That's exactly right, and I think that's why I kept flip-flopping with I want to be there where you two were. I looked up to you guys, so I mean I still do, but I think at that first dinner I'll never forget how powerful that was. And I looked up to you guys and I was like I want to be like them, I want to be able to be talking about this because they're both so beautiful inside and out and are doing so much and so smart and strong and ambitious, and I would love to use this for good too. But I think the conflict I had to deal with was like getting there on my own first, before I was then ready to like actually put myself out there in an effective way. And I'll just add that, like I think, with the confidence and feeling lighter, I'm glad that that comes off, because that's how I feel.

Speaker 4:

I do think surgery had a huge impact on that, not just because it came out like, oh okay, I want better. I think it was just the whole process had had something to do with that, and it gets me a little bit closer to that 3.0, as you mentioned earlier, lainey of not just being able to find a way to talk about it in two to three sentences, but actually using it as a way that it sort of shapes me as a person. That makes me more interesting, have more depth, I think, and I guess that was perhaps why I also felt like I now reflect on. Surgery is such a great experience, because I think that was a big takeaway for me as well.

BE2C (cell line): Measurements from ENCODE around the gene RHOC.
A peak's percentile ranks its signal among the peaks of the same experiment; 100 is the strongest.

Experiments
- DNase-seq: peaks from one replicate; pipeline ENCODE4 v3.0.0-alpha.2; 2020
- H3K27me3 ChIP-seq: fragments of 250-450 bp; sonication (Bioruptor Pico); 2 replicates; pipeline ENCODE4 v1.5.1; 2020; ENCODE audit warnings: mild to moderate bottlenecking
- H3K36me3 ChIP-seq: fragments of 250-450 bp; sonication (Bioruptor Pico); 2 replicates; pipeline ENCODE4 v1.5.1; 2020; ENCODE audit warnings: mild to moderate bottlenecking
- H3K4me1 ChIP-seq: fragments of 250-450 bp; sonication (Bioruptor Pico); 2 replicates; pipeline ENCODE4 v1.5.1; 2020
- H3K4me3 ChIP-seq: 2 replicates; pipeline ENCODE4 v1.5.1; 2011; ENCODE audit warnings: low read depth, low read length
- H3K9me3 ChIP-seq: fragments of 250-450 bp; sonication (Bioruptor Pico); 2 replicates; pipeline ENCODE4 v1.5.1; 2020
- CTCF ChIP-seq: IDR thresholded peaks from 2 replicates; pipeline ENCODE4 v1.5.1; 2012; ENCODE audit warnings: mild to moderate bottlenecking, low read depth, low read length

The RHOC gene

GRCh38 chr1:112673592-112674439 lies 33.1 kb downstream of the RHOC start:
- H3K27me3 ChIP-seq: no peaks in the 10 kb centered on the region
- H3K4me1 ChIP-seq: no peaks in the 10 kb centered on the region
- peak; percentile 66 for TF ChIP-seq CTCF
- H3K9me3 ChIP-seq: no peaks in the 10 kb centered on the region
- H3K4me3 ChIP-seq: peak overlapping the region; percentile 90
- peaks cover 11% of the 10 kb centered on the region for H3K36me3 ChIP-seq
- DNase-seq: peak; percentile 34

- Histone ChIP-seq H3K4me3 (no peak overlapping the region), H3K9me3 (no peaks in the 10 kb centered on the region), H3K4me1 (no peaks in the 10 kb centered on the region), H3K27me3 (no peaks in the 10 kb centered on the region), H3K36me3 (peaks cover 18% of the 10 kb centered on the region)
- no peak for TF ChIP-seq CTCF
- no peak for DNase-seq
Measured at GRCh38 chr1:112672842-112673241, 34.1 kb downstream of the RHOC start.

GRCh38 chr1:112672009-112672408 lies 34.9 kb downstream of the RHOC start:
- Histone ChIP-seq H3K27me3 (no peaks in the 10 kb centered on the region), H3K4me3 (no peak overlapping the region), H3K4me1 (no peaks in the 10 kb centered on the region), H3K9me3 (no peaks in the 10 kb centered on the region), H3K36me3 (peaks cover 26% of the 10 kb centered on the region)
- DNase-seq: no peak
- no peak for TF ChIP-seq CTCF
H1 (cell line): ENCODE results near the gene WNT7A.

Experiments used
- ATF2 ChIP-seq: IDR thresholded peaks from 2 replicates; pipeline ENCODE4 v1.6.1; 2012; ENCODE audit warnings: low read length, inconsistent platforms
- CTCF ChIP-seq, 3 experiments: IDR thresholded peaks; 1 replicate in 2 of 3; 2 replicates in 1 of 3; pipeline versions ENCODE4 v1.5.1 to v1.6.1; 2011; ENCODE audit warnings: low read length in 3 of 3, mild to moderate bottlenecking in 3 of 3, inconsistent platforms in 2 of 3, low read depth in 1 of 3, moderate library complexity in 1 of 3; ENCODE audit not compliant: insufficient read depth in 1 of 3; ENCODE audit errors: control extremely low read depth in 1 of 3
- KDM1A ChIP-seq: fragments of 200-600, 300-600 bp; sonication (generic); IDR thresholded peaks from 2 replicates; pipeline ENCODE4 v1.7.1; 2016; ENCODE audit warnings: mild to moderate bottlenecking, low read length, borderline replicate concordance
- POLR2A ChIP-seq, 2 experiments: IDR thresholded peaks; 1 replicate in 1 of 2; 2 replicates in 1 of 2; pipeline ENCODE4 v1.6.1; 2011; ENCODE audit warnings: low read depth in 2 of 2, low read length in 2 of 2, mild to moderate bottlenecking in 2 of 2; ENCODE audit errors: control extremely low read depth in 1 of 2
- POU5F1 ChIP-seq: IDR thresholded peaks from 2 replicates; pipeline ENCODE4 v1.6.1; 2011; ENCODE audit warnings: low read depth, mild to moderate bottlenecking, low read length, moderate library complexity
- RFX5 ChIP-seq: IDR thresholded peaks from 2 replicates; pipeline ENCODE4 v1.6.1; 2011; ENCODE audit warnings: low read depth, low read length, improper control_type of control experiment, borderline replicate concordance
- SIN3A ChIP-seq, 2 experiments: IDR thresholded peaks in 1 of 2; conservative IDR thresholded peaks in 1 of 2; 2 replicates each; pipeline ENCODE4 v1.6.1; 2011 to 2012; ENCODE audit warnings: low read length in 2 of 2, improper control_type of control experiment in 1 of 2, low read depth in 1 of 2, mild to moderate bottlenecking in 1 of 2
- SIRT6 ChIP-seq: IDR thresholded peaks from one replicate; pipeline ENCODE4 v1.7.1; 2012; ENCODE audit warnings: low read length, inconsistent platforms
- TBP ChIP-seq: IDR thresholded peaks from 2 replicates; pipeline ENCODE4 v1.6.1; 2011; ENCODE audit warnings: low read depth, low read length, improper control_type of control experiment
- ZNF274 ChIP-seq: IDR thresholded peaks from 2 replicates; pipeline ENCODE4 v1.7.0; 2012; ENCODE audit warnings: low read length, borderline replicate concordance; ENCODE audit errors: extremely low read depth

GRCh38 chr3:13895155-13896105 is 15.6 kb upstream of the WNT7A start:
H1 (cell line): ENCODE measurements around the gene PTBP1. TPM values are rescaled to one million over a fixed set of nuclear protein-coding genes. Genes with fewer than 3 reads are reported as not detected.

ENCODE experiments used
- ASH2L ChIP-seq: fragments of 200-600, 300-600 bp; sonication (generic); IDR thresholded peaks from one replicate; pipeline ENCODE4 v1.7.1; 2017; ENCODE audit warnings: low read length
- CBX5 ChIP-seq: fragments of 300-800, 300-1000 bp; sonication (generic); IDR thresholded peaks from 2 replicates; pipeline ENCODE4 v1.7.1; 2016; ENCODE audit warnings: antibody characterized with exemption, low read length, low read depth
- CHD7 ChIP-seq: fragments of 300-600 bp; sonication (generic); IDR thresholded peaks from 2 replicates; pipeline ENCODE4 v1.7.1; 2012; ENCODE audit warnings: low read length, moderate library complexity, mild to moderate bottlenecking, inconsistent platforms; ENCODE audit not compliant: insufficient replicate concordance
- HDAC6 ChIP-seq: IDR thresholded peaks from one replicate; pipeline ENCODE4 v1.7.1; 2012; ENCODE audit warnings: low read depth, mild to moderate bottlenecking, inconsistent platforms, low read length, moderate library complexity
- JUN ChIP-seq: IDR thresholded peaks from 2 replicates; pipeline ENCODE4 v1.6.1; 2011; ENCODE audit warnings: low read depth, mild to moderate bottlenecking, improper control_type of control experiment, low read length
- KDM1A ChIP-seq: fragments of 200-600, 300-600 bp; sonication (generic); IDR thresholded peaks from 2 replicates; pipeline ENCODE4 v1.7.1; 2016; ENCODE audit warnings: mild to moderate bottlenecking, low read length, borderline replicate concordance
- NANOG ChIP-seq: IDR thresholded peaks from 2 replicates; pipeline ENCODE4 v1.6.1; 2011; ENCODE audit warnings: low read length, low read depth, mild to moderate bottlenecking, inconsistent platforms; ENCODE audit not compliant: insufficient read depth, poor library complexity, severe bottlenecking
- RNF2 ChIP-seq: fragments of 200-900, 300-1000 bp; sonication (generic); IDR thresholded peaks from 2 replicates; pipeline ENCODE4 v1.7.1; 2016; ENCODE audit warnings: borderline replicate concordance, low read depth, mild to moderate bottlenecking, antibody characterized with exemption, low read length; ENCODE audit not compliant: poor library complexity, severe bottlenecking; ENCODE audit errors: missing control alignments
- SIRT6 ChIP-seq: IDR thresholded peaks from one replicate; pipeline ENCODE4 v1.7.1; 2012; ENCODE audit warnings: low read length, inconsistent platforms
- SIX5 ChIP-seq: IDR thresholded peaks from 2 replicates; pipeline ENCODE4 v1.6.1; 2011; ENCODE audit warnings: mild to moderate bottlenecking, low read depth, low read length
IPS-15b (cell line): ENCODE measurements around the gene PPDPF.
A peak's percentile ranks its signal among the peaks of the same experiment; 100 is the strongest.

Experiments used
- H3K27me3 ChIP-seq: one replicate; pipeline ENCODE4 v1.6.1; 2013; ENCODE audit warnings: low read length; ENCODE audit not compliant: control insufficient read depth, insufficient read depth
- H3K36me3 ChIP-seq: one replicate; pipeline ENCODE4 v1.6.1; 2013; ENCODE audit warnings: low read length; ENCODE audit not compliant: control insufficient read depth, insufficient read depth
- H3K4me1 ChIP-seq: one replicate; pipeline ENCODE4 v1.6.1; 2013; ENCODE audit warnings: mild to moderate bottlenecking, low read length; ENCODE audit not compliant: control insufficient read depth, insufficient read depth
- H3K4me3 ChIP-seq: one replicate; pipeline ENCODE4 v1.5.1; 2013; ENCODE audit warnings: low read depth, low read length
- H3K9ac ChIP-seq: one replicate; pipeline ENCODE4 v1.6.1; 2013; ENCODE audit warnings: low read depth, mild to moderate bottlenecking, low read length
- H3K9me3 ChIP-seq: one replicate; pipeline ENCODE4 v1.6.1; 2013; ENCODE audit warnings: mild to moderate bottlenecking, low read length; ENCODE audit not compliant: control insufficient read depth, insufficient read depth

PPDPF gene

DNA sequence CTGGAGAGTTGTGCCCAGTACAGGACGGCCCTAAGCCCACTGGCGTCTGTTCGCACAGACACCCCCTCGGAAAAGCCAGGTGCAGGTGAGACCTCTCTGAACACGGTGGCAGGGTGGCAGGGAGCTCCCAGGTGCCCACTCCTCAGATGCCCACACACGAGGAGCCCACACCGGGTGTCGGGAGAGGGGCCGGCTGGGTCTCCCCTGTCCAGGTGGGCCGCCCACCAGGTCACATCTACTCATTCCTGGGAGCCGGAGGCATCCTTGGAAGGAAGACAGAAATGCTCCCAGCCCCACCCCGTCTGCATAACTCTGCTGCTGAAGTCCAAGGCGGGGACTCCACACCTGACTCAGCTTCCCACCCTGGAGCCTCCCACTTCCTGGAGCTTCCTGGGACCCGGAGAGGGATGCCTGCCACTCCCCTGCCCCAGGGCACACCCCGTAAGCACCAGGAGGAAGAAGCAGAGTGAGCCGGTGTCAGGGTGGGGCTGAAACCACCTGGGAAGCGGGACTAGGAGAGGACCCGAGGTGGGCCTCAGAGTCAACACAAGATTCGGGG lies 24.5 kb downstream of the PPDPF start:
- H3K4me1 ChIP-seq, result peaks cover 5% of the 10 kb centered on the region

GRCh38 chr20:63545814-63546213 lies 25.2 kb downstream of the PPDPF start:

Speaker 2:

Becky, even though and, by the way, estelle and I are so proud of you, but even though I am not like Claire Royne, I don't know for sure I have this gut, this very strong belief that you now is when you will meet the perfect person for you, because you are open and you're authentically you and you're taking care of yourself, and that's when that probably will happen. So I can't wait to hear about that and I better be on the cutting list.

Speaker 2:

That's all I got. Thank you, I love you guys. We're gonna spend what we try to end with when we remember to end this way, which is, we'd like to ask you tell us what embrace it means to you.

Speaker 4:

Okay let me, I don't wanna jump the gun here. I'm gonna think on it like a Ruth Bader Ginsburg would. I guess it kind of goes along with the theme of what this podcast has covered, which is the moment that I was fully able to embrace it myself. It's just incredible how my life shifted and kind of opened up again. It's like for the longest time I would say I want to be like the old Becky that was just so comfortable in her skin and would go anywhere and talk to anybody and there was really no insecurity. I guess Not that I was overly confident either, but it was. I had.

Speaker 4: